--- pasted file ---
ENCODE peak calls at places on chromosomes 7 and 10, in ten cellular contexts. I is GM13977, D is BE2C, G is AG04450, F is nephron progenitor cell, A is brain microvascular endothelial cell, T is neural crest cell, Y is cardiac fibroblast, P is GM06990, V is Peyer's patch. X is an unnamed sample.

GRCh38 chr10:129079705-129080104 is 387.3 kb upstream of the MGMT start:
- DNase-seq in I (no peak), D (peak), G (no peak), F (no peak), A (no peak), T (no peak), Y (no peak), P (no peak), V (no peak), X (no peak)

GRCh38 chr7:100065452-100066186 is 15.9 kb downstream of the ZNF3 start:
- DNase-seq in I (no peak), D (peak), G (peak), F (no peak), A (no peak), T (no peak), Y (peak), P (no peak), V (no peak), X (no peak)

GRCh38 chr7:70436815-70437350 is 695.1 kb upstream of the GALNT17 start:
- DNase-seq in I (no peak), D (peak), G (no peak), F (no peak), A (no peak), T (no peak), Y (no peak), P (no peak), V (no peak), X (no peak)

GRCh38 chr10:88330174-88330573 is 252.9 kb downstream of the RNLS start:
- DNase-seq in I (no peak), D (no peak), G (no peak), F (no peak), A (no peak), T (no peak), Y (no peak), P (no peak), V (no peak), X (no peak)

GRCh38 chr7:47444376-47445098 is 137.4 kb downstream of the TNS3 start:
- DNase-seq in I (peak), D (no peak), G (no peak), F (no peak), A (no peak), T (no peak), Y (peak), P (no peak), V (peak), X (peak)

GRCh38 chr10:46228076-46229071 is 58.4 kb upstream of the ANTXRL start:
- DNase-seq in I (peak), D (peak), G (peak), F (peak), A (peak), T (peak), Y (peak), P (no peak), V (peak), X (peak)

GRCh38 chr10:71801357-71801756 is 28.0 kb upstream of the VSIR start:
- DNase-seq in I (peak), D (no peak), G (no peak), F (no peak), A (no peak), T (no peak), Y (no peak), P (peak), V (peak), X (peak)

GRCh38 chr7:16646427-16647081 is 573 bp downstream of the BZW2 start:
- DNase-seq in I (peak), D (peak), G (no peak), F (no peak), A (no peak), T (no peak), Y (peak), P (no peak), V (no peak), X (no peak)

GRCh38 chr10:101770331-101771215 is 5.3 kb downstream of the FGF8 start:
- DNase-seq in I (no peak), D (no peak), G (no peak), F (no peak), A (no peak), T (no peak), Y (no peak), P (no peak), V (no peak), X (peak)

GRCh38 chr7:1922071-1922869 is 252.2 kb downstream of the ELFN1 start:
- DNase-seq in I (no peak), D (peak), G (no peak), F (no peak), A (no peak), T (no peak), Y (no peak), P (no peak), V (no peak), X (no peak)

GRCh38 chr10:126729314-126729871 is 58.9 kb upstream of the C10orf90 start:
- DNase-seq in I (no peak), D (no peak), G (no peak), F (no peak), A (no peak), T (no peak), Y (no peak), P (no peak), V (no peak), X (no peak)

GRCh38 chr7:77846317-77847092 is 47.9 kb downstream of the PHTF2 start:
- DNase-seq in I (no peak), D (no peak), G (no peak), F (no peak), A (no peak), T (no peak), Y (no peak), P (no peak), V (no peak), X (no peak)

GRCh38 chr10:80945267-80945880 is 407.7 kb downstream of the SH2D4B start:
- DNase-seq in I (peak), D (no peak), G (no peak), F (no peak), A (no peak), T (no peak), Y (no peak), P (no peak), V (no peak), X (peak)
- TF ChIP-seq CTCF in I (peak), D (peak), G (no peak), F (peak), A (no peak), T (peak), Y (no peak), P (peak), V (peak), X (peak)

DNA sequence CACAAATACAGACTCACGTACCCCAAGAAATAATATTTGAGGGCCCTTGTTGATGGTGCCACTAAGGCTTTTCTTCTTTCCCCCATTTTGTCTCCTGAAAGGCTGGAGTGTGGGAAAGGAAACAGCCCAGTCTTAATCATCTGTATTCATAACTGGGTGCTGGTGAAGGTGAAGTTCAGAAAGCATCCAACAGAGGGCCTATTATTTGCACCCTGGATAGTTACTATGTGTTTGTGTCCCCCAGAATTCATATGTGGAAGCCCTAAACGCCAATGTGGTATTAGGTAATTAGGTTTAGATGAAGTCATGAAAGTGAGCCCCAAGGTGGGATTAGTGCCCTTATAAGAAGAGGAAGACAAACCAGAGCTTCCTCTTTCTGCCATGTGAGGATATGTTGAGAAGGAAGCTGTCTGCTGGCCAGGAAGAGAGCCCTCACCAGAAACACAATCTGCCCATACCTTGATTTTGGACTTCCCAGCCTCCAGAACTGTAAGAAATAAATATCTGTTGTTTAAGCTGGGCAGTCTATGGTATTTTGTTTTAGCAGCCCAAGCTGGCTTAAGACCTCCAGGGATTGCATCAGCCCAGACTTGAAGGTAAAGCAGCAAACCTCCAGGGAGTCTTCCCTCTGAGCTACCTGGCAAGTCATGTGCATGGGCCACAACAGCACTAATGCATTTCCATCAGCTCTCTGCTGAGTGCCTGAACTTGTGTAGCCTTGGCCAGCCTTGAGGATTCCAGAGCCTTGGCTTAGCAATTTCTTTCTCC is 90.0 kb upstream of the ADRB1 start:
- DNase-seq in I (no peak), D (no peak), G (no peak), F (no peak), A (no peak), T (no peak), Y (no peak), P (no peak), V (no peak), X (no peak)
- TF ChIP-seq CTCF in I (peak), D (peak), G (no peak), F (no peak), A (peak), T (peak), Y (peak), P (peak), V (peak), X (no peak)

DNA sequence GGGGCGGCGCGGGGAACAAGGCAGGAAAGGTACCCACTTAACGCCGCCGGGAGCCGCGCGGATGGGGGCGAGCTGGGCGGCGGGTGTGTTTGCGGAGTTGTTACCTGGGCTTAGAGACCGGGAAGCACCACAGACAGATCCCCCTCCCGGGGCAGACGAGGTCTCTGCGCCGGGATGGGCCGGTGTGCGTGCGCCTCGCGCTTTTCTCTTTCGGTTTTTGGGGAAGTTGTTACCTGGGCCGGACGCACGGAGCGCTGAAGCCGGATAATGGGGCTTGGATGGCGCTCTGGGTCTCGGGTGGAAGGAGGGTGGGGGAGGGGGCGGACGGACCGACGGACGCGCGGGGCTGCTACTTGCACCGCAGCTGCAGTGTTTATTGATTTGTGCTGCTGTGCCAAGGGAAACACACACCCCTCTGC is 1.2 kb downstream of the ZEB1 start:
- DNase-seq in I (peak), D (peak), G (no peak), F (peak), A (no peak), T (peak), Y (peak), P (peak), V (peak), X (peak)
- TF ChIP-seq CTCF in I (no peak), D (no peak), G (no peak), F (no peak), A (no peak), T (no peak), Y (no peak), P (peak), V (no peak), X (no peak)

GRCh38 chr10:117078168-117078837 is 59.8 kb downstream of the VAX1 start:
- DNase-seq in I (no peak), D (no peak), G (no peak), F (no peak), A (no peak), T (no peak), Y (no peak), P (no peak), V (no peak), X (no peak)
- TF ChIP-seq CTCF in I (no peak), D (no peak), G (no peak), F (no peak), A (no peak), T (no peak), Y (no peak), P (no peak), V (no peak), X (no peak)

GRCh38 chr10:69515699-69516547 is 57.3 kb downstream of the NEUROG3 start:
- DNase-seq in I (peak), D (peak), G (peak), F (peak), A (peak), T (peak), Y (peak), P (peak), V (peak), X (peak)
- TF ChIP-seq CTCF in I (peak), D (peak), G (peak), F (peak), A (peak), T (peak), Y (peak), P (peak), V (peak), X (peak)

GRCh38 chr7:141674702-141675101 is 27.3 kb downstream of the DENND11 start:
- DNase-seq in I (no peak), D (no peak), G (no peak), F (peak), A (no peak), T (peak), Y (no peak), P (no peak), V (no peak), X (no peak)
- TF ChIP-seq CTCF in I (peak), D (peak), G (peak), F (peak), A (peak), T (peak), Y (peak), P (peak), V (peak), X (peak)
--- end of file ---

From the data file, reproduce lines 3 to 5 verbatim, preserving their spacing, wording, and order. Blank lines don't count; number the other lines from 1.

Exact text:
- DNase-seq in I (no peak), D (peak), G (no peak), F (no peak), A (no peak), T (no peak), Y (no peak), P (no peak), V (no peak), X (no peak)

GRCh38 chr7:100065452-100066186 is 15.9 kb downstream of the ZNF3 start:
- DNase-seq in I (no peak), D (peak), G (peak), F (no peak), A (no peak), T (no peak), Y (peak), P (no peak), V (no peak), X (no peak)